While the total colocation market grew 9% from the previous year, Equinix, Digital Realty and NTT in aggregate grew their colocation revenues by 28% and increased their share of the worldwide market. Beyond these three companies, the other top ten operators grew their colocation revenues by 12% while the companies ranked 11-20 grew by 8%. Apart from the three market leaders, other companies whose growth rates were well above average and who climbed the rankings included QTS, CyrusOne, CoreSite, China Telecom and KDDI-Telehouse. Consolidation will continue to be a major feature of the market, as evidenced by the recent announcement that Equinix is acquiring 29 data centers from Verizon, which is ranked second in the US retail colocation market.
The data, which covers both retail and wholesale colocation, shows that the market is expanding steadily across all regions, with APAC having the highest growth rate. The major countries with the highest growth rates were China, Hong Kong and India. Across the major regions, Equinix was the leader in EMEA, ranked second in North America and third in APAC. Digital Realty was the leader in North America and NTT the leader in APAC. Historically wholesale colocation revenues have been growing more rapidly than retail colocation, though in 2016 the growth rates were broadly similar. Equinix continues to have a strong lead in retail colocation while Digital Realty holds a similar position in wholesale colocation. Notably, Digital Realty and NTT now have significant market shares in both the retail and wholesale sectors, while Equinix maintains a tight focus on retail operations.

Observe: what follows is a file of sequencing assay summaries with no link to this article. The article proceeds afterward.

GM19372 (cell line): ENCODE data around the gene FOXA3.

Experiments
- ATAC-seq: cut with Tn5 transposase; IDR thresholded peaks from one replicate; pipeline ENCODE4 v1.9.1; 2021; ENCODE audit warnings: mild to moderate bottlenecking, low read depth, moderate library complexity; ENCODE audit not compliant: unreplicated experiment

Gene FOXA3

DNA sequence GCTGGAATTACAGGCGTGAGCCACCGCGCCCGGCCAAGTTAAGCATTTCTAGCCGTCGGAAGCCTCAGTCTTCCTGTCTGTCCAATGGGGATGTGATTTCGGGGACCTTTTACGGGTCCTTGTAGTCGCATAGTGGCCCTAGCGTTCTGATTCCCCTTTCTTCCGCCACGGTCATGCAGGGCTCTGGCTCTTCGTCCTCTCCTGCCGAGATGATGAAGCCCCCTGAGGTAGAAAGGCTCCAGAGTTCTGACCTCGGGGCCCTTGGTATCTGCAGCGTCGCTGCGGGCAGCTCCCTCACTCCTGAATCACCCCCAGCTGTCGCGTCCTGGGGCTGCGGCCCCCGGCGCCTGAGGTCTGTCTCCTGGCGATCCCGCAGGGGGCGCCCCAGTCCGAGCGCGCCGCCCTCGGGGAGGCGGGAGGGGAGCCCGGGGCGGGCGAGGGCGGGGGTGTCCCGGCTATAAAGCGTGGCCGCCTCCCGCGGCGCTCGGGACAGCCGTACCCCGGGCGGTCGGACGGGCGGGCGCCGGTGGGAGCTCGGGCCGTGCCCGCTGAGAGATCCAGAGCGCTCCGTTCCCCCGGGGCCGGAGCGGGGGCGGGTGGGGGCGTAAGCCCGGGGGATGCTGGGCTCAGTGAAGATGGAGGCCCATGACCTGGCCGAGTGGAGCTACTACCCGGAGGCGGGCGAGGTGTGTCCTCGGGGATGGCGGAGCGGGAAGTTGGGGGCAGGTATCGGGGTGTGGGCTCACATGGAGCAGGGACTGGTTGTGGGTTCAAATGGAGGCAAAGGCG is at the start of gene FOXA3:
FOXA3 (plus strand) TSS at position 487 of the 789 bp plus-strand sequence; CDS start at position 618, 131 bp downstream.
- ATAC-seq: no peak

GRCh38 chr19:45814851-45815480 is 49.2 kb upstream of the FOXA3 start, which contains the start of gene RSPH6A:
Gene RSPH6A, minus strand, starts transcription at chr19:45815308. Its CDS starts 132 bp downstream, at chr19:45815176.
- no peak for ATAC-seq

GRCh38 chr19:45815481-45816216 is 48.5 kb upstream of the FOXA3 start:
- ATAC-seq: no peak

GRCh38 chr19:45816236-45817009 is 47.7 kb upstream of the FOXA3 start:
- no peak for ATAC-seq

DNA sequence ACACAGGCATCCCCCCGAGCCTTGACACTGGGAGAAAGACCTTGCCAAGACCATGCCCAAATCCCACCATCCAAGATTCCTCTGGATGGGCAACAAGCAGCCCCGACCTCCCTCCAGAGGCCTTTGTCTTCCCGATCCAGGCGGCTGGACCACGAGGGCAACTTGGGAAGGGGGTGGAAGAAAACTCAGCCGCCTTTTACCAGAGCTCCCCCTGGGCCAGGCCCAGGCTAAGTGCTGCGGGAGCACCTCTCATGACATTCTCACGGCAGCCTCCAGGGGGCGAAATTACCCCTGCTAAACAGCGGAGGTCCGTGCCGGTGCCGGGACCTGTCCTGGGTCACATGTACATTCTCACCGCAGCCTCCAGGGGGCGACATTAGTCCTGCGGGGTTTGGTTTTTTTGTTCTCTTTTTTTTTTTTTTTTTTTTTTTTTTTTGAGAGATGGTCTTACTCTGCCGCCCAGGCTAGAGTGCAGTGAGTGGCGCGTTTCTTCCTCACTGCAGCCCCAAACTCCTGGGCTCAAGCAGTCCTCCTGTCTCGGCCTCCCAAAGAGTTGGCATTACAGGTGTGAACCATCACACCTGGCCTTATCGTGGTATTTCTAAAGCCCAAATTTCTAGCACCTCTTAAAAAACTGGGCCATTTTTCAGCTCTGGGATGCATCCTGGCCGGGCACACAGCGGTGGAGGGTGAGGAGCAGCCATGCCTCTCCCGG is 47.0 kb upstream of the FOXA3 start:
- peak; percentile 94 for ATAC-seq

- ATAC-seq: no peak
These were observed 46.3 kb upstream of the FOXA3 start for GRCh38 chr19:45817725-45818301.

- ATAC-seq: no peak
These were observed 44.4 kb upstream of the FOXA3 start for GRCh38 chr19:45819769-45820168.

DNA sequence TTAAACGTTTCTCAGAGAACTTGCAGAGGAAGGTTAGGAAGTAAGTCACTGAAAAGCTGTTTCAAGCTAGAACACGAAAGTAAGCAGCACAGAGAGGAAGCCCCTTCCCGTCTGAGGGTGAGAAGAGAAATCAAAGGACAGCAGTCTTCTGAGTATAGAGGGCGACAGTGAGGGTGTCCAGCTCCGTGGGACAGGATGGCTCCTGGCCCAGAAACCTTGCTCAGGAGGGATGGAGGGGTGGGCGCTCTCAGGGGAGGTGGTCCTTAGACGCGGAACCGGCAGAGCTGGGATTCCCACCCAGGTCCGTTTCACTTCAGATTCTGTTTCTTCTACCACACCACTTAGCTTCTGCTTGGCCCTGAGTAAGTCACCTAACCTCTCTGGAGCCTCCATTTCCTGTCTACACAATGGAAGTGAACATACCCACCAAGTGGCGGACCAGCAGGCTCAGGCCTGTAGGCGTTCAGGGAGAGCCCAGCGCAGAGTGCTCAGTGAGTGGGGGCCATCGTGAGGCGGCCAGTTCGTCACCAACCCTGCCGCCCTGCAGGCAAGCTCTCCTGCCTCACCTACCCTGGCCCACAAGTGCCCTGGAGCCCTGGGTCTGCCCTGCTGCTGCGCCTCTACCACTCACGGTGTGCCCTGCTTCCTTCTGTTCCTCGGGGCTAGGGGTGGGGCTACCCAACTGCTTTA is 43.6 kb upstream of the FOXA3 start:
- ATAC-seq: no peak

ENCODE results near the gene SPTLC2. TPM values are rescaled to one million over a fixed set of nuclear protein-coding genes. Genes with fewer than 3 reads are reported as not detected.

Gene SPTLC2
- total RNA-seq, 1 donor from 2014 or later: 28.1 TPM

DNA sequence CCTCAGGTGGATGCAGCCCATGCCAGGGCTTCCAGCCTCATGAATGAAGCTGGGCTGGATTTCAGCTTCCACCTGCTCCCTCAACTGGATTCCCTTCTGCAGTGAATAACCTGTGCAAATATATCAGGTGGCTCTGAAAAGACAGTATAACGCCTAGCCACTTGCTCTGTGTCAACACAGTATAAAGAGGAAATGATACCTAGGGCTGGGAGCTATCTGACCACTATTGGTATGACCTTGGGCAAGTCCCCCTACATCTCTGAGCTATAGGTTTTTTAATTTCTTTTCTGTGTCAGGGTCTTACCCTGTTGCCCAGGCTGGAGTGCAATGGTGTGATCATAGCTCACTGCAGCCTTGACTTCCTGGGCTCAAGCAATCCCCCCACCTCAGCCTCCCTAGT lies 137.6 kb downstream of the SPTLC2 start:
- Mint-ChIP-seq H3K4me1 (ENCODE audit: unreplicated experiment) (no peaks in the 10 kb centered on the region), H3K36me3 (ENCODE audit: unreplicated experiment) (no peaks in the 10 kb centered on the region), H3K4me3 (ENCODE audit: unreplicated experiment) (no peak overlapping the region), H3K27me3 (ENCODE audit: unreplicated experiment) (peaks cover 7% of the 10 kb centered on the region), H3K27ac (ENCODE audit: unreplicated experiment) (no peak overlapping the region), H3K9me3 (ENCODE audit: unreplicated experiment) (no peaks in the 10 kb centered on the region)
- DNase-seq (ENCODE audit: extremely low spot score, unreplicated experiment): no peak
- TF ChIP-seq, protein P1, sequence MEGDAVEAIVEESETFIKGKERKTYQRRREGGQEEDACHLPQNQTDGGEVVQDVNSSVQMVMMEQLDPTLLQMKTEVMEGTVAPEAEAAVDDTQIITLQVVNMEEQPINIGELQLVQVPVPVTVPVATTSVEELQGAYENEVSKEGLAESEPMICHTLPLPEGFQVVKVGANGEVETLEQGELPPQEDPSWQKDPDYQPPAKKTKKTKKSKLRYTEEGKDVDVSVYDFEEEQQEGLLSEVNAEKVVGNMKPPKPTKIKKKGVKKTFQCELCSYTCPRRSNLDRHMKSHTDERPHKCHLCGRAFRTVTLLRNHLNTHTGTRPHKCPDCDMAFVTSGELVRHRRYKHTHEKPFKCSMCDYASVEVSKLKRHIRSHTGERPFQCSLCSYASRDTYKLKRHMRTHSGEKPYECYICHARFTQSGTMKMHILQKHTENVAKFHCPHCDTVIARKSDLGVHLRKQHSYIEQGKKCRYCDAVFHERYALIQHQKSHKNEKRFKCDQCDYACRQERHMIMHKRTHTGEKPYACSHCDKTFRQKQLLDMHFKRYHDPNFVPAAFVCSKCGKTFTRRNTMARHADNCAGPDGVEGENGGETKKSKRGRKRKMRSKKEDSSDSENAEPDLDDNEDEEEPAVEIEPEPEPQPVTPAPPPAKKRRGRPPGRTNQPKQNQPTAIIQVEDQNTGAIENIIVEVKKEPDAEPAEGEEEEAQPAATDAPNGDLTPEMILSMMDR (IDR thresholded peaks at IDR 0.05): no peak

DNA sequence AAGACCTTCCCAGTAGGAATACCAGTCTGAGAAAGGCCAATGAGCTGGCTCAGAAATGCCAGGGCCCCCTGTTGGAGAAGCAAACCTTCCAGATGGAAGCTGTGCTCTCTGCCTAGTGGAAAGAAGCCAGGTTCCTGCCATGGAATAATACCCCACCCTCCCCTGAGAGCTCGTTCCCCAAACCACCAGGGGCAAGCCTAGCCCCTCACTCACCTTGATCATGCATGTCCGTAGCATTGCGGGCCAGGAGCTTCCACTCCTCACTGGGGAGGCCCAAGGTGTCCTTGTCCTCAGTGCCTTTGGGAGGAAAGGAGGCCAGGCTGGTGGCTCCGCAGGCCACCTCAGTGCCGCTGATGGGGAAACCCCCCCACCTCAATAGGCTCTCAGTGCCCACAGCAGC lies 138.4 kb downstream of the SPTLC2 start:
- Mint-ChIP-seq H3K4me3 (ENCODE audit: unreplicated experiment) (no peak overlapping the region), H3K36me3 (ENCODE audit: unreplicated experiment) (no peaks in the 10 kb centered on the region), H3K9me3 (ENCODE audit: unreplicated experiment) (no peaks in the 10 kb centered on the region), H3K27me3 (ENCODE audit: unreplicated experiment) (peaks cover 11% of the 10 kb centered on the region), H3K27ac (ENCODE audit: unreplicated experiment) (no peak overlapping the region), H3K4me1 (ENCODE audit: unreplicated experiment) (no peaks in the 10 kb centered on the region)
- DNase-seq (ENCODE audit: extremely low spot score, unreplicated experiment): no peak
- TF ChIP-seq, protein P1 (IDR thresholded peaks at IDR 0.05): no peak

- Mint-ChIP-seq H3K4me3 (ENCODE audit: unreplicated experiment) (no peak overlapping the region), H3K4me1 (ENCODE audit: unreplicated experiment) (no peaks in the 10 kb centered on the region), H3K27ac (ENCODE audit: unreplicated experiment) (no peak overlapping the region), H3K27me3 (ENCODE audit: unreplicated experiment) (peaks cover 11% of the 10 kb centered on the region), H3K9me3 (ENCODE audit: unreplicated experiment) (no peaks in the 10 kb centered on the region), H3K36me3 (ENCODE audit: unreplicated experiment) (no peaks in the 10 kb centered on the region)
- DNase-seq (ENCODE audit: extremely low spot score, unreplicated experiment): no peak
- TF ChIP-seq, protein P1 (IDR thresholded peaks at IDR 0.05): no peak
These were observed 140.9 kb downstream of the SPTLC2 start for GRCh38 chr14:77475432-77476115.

“In some senses colocation is following the same path as the cloud with market power gradually being concentrated in the hands of a few focused and deep-pocketed operators,” said John Dinsdale, a Chief Analyst and Research Director at Synergy Research Group. “In both cases the ability to run large data center operations effectively and efficiently is vital to success and companies that are too diversified or unfocused will struggle. And the similarities don’t stop there – as cloud usage continues to explode, colocation growth opportunities are pulled along in the slipstream.”